J.B. Spins

Jazz, film, and improvised culture.

Wednesday, January 08, 2014

In Bloom: Submitted By Georgia

It is the early 1990’s and teenaged Georgian Girls just what to have fun. Unfortunately, Georgia is not a very fun place, combining the rationing of Communism with the lawlessness of a rogue state. Nevertheless, two fourteen year old school chums will try to get on with their lives as best they can in Nana Ekvtimishvili & Simon Gross’s In Bloom (trailer here), Georgia’s official foreign language Oscar submission, which opens this Friday in New York.

Eka Khizanishvili is shier but perhaps wiser than her more socially confident best friend, Natia Zaridze.  Neither has an ideal family life.  For Khizanishvili, home is a cold place, where she is largely ignored by her contemptuous older sister and preoccupied mother.  Her father is conspicuously absent for reasons that will eventually be revealed.  In contrast, Zaridze’s parents are constantly battling each other, not so subtly paralleling the wider civil strife of the era.

Zaridze also has one too many suitors: the comparatively sensitive Lado and the knuckle-dragging Kote.  Unfortunately, in her social milieu, courtship is less about wooing and more about taking. Yet it is Khizanishvili who is more troubled by their expected gender roles than the more directly affected Zaridze.  There also happens to be a gun, a love offering from Lado, passing back and forth between the tweens.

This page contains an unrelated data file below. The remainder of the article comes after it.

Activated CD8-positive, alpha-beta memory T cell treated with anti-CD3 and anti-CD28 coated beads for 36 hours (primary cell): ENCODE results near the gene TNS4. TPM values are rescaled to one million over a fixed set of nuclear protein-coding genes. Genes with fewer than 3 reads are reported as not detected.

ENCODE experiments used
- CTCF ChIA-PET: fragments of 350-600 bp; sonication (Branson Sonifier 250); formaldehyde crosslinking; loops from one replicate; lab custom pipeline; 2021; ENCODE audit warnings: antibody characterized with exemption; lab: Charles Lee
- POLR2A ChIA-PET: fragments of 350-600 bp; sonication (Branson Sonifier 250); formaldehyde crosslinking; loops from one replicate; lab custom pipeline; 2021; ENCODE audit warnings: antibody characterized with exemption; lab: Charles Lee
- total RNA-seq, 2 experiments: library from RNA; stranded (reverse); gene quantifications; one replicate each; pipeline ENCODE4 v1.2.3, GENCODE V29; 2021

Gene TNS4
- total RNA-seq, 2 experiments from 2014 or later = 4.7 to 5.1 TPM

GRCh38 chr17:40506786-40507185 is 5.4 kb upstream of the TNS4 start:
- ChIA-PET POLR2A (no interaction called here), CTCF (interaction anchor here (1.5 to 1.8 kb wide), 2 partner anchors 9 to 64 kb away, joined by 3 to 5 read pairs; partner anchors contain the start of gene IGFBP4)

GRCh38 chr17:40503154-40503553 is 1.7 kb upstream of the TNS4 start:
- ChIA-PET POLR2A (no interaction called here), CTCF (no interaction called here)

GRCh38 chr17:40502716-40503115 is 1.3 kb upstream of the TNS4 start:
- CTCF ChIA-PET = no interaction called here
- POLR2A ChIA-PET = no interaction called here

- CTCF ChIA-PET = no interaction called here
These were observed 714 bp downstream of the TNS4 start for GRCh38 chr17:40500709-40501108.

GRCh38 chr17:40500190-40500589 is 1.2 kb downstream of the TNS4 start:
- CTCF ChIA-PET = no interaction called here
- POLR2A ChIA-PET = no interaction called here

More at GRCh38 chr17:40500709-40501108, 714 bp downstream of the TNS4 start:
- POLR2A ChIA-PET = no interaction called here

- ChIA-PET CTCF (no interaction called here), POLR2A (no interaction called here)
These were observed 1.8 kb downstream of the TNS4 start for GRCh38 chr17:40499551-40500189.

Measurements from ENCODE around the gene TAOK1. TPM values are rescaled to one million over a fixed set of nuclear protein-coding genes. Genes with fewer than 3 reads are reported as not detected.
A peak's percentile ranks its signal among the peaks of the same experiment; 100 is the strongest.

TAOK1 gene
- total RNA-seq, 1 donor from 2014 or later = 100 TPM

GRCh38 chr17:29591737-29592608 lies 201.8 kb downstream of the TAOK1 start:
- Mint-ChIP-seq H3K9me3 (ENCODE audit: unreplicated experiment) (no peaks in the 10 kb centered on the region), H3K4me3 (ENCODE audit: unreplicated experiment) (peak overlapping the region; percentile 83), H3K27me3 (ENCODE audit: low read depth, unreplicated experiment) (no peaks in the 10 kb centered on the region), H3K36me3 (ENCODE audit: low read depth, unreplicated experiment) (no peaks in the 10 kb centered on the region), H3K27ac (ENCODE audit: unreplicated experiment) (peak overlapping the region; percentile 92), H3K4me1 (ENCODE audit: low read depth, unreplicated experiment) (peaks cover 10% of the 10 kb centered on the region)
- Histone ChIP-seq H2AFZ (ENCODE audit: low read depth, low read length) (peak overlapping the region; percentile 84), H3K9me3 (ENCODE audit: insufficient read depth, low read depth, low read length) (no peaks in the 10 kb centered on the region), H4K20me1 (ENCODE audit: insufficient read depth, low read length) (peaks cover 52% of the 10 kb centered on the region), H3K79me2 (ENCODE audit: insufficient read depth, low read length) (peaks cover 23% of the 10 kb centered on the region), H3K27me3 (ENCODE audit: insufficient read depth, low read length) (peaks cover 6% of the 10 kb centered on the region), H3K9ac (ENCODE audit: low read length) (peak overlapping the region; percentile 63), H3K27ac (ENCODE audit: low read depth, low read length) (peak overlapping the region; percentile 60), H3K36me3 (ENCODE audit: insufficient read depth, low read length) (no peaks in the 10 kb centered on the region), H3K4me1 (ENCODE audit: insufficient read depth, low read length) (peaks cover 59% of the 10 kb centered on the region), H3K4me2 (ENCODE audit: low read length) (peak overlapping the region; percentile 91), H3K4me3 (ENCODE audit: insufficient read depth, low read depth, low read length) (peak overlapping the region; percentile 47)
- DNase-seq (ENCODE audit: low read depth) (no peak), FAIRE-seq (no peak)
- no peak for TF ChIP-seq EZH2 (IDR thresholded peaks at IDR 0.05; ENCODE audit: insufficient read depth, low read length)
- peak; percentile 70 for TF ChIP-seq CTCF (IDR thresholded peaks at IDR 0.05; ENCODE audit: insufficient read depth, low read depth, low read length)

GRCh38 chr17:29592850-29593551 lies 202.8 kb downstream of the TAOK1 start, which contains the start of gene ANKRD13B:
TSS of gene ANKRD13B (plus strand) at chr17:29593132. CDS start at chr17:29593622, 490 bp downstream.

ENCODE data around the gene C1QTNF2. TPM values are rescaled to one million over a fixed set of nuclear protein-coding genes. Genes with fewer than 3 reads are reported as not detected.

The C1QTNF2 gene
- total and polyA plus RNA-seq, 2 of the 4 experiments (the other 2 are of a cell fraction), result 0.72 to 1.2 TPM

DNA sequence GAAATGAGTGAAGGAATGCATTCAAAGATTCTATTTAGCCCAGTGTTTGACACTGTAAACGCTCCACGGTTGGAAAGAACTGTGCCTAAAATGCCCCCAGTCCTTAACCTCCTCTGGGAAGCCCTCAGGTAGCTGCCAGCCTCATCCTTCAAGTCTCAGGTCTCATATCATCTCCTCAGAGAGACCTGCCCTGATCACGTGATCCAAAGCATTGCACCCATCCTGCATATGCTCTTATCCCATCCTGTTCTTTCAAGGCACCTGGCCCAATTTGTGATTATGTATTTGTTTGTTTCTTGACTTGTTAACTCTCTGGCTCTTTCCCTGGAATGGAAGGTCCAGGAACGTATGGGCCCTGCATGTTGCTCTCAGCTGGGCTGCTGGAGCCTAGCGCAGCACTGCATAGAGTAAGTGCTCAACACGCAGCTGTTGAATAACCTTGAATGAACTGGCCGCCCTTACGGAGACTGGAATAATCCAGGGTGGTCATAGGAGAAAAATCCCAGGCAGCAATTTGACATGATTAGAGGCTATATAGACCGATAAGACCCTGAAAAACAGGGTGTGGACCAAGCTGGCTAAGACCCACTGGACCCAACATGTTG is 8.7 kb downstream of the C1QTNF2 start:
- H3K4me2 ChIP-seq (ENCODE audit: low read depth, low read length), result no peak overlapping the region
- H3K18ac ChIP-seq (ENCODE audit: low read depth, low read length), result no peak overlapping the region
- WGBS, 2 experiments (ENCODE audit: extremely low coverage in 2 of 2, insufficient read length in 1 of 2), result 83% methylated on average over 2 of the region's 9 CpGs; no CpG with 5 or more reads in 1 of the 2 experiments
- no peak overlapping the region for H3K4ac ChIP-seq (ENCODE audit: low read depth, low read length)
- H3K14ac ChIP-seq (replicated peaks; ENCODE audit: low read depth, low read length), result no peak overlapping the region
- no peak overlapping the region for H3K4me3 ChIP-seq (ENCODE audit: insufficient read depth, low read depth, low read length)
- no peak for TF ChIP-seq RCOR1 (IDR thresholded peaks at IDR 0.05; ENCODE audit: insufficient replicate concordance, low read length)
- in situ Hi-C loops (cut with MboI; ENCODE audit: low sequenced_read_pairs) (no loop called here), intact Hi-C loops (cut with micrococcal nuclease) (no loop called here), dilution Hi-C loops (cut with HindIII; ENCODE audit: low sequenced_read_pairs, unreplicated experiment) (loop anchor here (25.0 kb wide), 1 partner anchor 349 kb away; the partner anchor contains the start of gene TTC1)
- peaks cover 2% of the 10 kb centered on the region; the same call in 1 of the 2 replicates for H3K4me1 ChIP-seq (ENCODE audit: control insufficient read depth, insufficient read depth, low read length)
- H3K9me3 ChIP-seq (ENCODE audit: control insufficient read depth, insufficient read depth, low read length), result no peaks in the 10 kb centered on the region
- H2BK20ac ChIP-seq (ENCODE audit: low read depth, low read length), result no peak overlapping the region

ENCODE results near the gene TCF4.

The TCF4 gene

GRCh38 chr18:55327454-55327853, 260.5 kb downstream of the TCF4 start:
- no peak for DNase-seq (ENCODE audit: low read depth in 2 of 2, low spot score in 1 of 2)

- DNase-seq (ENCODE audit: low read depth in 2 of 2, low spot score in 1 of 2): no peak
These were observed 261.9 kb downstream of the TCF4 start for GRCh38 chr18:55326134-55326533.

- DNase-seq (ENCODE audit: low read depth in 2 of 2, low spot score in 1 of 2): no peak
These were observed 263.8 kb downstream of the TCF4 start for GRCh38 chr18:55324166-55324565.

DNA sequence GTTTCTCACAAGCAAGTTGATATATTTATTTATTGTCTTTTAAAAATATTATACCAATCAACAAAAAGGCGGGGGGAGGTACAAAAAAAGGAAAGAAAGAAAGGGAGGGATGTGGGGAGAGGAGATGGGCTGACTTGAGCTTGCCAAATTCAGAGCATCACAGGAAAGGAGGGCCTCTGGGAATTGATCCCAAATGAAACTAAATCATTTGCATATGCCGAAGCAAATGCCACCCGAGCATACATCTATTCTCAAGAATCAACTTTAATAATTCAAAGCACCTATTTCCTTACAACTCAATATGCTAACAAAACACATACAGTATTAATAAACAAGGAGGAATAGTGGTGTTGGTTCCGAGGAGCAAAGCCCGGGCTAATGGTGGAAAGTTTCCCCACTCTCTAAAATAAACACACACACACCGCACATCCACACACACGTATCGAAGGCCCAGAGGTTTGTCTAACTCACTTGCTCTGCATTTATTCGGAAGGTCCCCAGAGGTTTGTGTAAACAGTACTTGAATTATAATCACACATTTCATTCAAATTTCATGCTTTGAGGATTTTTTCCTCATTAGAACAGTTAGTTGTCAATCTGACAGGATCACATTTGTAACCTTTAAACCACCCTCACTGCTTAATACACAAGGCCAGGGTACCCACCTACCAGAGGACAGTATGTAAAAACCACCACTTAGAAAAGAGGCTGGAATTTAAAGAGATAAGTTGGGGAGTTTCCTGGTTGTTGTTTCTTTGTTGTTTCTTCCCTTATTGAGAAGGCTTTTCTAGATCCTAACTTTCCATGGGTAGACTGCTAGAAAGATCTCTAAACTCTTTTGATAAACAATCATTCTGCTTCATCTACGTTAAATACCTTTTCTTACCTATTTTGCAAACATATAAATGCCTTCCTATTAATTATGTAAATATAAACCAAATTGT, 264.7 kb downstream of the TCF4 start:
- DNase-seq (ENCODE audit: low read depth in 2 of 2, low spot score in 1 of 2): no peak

To a large extent, In Bloom simple revisits the familiar working class angst some festivals never tire of programming.  There are no surprises really anywhere in the film, but it has its moments.  In a defining standout scene, Khizanishvili appeases her friend by dancing at her wedding.  While her movements are sufficiently correct to please the revelers, her penetrating eyes betray all her misgivings.  It might actually be too well staged and performed, because the rest of the film cannot match its power.

Still, Lika Babluani and Mariam Bokeria are remarkably expressive and convincingly natural as Khizanishvili and Zaridze, respectively.  They look and sound like impulsive schoolgirls, forced by circumstances to mature beyond their years.  They own the movie in full, even though the entire ensemble fit their roles like grubby, well-patched Communist era gloves.

Despite their deliberate pace, Ekvtimishvili & Gross are a tad unfocused, veering between gender and class-based issue dramas.  Babluani and Bokeria are both enormous young talents, arguably more deserving of the praise heaped on the Blue is the Warmest Color duo, but the narrative is simply too drearily familiar.  There are memorably elements here, but they never really come together.  For the Georgian expat community, it opens this Friday (1/10) in New York at the Angelika Film Center.

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